# Do nitrogen and oxygen react to form nitric oxide or nitrous oxide?

In many books it's written that:

$\ce{N2 + O2 -> 2NO}$

and in many others it is written that:

$\ce{2N2 + O2 -> 2N2O}$

Which one of these is actually formed?

Or

Is it that both are formed in variable amounts, but depending on certain reaction conditions one is formed more than the other?

• – Nilay Ghosh Jun 25 '17 at 17:41
• – Nilay Ghosh Jun 26 '17 at 3:25

Oxygen and nitrogen actually react to form nitric oxide.

$$\ce{O2 + N2 ⇄ 2NO}$$

Oxygen react with nitrogen to produce nitrogen(II) oxide. This reaction takes place at the high temperature[about 2000°C(without catalyst) ; 1200-1300°C(with catalyst)), an overpressure and in the presence of a catalyst. In this reaction, the catalyst is can be platinum, manganese(IV) oxide.(Chemiday)

In wikipedia article of nitric oxide, it is written that:

The uncatalyzed endothermic reaction of oxygen ($\ce{O2}$) and nitrogen ($\ce{N2}$), which is performed at high temperature (>2000 °C) by lightning has not been developed into a practical commercial synthesis (see Birkeland–Eyde process):

$$\ce{N2 + O2 → 2 ·NO}$$

From a thermodynamic perspective, $\ce{·NO}$ is unstable with respect to $\ce{O2}$ and $\ce{N2}$, although this conversion is very slow at ambient temperatures in the absence of a catalyst. Because the heat of formation of $\ce{·NO}$ is endothermic, its synthesis from molecular nitrogen and oxygen requires elevated temperatures above 1000 °C.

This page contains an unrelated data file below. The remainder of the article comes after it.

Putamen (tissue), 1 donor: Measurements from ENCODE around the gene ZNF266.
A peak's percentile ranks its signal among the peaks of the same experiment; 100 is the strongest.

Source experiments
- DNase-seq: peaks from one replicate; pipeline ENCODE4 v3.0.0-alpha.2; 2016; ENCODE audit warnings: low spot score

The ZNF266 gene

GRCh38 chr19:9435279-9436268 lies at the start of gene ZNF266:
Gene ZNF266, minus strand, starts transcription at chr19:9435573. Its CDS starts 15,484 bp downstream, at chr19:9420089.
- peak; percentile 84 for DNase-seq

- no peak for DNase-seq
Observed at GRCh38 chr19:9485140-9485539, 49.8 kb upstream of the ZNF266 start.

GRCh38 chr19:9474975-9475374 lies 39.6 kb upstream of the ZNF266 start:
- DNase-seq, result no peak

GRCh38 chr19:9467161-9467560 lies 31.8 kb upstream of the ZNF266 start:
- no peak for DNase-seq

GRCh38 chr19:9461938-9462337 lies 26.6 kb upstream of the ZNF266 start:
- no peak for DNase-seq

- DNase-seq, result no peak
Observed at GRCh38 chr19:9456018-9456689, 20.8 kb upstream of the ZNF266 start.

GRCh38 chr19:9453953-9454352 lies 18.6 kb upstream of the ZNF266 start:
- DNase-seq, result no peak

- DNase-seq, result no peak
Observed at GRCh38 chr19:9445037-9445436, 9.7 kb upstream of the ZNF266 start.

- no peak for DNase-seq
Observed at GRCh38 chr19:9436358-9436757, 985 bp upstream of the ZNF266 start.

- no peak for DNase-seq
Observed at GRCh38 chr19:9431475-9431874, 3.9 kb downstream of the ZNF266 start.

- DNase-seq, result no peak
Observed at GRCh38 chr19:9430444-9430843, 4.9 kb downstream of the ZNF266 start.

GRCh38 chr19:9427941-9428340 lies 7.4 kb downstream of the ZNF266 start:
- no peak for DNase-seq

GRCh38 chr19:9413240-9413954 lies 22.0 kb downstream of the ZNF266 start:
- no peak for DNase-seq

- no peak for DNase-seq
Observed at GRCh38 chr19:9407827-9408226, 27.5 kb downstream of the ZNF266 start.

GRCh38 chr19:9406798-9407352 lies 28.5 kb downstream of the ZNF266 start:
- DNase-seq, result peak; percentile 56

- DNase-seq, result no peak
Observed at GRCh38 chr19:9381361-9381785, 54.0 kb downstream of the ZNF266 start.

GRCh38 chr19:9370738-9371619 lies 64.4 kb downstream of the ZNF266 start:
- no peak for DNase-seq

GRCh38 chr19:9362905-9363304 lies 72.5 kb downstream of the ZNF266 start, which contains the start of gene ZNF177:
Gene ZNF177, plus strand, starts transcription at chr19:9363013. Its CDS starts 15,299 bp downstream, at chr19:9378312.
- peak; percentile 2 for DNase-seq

Why nitrous oxide is not formed can be explained through thermodynamics. From Quora:

For any chemical reaction to take place spontaneously, we look at a factor known as free energy available for that reaction. Gibbs's Free Energy is given by the equation:

$$\ce{\Delta G = \Delta H − T\Delta S}$$ This is one of the most important equations in all of chemistry because it provides information as to whether a particular reaction is spontaneously possible or not.

The quantity $\ce{\Delta G}$ must be negative for a reaction to take place spontaneously. For the reaction $\ce{2N2 + O2 −>2N2O}$, calculating the values of change in enthalpy and temperature times change in entropy for the atmosphere, we see that this reaction can't take place.

Generally, reaction between nitrogen and oxygen produces $\ce{NO_x}$ which causes air pollution.

$\ce{NO_x}$ gases are usually produced from the reaction among nitrogen and oxygen during combustion of fuels, such as hydrocarbons, in air; especially at high temperatures, such as occur in car engines.The term $\ce{NO_x}$ is chemistry shorthand for molecules containing one nitrogen and one or more oxygen atom. It is generally not meant to include nitrous oxide ($\ce{N2O}$).

• Is the reaction $\ce{2N2 + O2 -> 2N2O}$ wrong ? – Arishta Jun 25 '17 at 17:42
• @Eloise well the reverse is true. – Nilay Ghosh Jun 25 '17 at 18:55
• This is what I am confused out. I have seen the reaction in which $N_2O$ decomposes to $N_2$ and $O_2$ in many authentic sources but I have seen the reverse reaction on some online sources which may or may not be credulous. I need to be able to say with definiteness whether the reverse reaction is true or not. – Arishta Jun 25 '17 at 19:01
• @Eloise I edited the answer. – Nilay Ghosh Jun 25 '17 at 19:22